There also is history as told in photos that follow the evolution of the Boilermaker Special and Purdue Pete, and memorabilia such as freshman beanies and pots, sailor-type hats colored to designate student organizations.

Firsthand history

An oral history collection contains interviews of about 400 people who played critical roles at Purdue. Many are online, and some are accompanied with audio or video. For example, Roberta Banaszak Gleiter (ChE’60) of Valley Village, California, tells what it was like to be one of a few women to graduate from the School of Chemical Engineering and find that no one would hire her because she was a woman. After raising three children, she tried the workplace again and was welcomed into Aerospace Corp., a think tank for Air Force, where she is now an engineering consultant and has worked on projects related to satellite, shuttle payloads and more.

Gleiter also has become a rock star for young men and women. She mentors and recruits for Aerospace and as CEO of the Global Instituted for Technology and Engineering, an organization to elevate the status of women in technical and engineering fields.

Civil Rights movement at Purdue

For African Americans, the march toward equality is remembered online in a digital timeline and in the documentary film Black Purdue, commissioned by the Black Alumni Association. The film reminds us that as recently as the days of World War II, African American students Could not live in residence halls or have their hair cut in West Lafayette. Now, a major facility will be named for an African American alumnus, the Roland G. Parrish Library of Management and Economics.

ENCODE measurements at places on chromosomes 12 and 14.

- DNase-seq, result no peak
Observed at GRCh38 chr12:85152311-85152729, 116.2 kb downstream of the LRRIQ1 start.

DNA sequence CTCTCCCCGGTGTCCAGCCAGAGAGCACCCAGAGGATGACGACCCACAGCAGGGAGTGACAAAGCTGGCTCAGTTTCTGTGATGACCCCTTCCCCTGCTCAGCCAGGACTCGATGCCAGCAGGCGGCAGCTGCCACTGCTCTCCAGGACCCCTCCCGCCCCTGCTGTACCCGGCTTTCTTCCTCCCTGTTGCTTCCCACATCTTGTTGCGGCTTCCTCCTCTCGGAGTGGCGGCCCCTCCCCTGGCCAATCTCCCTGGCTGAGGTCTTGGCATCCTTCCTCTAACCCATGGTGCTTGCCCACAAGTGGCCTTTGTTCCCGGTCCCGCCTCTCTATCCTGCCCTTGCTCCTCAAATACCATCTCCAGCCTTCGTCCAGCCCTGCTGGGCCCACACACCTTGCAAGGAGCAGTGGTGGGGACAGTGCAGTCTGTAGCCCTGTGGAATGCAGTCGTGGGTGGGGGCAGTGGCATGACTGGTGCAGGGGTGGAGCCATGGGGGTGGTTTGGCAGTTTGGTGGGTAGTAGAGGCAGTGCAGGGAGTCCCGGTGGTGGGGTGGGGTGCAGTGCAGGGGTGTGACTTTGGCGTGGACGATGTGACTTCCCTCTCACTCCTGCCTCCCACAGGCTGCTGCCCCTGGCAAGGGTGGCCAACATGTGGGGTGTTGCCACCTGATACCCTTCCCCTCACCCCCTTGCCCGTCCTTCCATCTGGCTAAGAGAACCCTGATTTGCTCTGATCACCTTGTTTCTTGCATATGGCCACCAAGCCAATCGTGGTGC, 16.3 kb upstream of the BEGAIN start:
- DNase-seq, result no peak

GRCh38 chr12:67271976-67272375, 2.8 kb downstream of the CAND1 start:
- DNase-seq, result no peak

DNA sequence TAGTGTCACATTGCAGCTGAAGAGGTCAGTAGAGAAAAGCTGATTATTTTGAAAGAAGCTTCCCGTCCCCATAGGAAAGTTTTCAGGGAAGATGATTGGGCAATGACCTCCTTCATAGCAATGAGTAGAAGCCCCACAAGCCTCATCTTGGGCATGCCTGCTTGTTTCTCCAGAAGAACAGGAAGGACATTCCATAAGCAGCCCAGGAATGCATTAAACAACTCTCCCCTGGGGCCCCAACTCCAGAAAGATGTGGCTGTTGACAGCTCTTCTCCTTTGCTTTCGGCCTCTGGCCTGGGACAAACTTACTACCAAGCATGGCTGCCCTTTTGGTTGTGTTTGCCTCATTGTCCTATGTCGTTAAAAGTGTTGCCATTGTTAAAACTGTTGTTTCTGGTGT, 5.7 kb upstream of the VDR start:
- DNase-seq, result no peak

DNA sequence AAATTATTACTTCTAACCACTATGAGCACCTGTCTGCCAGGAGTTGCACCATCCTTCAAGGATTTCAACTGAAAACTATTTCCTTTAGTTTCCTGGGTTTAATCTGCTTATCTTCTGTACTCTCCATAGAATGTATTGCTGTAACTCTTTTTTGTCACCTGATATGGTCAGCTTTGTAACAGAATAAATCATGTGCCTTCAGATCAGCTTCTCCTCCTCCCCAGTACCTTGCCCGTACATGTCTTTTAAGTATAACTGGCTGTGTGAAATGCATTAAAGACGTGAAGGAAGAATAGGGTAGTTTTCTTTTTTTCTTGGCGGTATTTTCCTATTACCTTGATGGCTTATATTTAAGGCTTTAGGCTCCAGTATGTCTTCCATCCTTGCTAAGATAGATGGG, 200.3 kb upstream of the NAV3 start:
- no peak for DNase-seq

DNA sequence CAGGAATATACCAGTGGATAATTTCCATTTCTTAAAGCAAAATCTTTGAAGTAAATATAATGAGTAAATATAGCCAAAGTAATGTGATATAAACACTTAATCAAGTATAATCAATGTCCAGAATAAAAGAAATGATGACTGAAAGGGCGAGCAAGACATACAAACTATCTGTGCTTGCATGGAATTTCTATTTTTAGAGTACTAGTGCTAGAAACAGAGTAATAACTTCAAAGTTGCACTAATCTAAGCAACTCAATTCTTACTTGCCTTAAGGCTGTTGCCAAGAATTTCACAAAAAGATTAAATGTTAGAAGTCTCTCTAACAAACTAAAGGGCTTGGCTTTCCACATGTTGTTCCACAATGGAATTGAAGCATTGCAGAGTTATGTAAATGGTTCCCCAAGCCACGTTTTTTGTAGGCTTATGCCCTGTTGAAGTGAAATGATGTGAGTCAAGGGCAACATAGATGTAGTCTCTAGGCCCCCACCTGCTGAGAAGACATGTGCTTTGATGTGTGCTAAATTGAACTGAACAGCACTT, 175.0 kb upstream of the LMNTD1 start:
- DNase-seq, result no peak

Parrish (IM’75, MS M’76) today owns 25 McDonalds franchises in North Texas. When Parrish came to Purdue in 1971, he lettered four years in track and field and served as team captain his senior year. He credits much of his academic success to a Purdue program and its leader, Cornell Bell, who helped recruit him from Hammond High School

The civil rights movement was transitioning. The protests and lunch counter sit-ins were history. Now the nation needed to figure out how to help young African Americans get their slice of the economic pie. John Day, the dean of the School of Management, established the Business Opportunity Program and hired Bell to recruit promising African American high-school seniors. Bell took it a step further. He served as their mentor, friend, and father figure. Bell entertained the students in his home, and had dinner at their kitchen tables back home.

Parrish, who later discovered that he had been his mentor’s first recruit, was executor of his mentor’s estate when Bell died 41 years later in 2009. So no one will forget Bell’s legacy, Parrish gifted Bell’s papers, awards and letters to the Archives.

As for Parrish, he says he hopes that one day he will merit to be asked to donate his papers to the Purdue archive as well.

Jeanne Norberg (LA’75) is the director of public information for the University News Service. Photos by Dave Mason.